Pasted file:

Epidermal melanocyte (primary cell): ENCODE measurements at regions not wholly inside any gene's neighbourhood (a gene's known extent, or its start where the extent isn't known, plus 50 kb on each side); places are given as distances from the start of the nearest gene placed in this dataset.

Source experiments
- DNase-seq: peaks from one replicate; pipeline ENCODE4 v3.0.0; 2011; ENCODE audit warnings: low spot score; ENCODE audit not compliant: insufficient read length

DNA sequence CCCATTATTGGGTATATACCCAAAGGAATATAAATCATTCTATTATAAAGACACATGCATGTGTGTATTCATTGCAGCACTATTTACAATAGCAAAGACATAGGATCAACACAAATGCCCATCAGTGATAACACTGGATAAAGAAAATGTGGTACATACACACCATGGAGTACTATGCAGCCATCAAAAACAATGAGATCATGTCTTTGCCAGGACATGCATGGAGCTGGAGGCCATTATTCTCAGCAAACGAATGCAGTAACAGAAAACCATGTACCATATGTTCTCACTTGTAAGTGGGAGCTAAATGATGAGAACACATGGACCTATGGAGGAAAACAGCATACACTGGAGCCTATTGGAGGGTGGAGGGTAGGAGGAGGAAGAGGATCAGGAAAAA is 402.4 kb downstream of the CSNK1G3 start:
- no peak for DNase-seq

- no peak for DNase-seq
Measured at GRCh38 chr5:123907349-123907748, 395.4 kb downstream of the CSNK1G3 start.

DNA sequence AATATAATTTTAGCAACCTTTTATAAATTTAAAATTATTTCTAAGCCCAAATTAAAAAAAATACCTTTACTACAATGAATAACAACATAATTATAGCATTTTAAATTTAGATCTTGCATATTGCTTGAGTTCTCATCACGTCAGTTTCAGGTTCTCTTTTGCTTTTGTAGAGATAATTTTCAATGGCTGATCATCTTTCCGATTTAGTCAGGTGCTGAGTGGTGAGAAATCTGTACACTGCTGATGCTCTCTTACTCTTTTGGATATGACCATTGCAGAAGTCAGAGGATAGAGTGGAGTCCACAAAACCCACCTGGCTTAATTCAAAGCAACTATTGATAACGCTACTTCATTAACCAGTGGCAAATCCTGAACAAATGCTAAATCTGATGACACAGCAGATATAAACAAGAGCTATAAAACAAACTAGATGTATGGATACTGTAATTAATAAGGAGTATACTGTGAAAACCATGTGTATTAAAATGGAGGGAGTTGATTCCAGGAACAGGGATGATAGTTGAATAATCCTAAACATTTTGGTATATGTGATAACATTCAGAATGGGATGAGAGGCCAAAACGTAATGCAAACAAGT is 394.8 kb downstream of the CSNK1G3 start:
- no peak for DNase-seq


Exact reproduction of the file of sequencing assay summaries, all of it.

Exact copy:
Epidermal melanocyte (primary cell): ENCODE measurements at regions not wholly inside any gene's neighbourhood (a gene's known extent, or its start where the extent isn't known, plus 50 kb on each side); places are given as distances from the start of the nearest gene placed in this dataset.

Source experiments
- DNase-seq: peaks from one replicate; pipeline ENCODE4 v3.0.0; 2011; ENCODE audit warnings: low spot score; ENCODE audit not compliant: insufficient read length

DNA sequence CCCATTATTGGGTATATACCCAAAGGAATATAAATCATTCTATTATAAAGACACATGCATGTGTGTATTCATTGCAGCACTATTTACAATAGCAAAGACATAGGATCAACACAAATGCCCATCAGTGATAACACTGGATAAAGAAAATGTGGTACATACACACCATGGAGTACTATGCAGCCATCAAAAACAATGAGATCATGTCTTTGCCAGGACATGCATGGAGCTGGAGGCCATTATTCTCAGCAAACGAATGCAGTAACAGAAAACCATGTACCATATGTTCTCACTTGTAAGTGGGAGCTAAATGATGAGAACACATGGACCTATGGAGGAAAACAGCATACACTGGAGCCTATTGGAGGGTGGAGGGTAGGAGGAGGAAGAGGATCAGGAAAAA is 402.4 kb downstream of the CSNK1G3 start:
- no peak for DNase-seq

- no peak for DNase-seq
Measured at GRCh38 chr5:123907349-123907748, 395.4 kb downstream of the CSNK1G3 start.

DNA sequence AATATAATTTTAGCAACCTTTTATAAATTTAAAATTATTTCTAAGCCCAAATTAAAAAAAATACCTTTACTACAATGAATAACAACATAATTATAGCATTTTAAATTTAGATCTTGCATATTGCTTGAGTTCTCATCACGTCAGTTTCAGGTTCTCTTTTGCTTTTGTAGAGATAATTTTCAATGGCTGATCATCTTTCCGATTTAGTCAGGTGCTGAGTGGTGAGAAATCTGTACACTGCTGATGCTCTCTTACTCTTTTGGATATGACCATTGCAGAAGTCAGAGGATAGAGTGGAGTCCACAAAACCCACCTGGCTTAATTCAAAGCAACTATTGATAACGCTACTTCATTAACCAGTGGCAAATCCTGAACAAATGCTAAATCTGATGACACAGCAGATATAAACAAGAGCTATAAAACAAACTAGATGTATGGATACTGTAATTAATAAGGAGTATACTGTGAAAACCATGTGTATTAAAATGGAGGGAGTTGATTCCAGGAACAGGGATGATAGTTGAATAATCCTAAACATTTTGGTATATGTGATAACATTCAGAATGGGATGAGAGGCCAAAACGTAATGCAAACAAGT is 394.8 kb downstream of the CSNK1G3 start:
- no peak for DNase-seq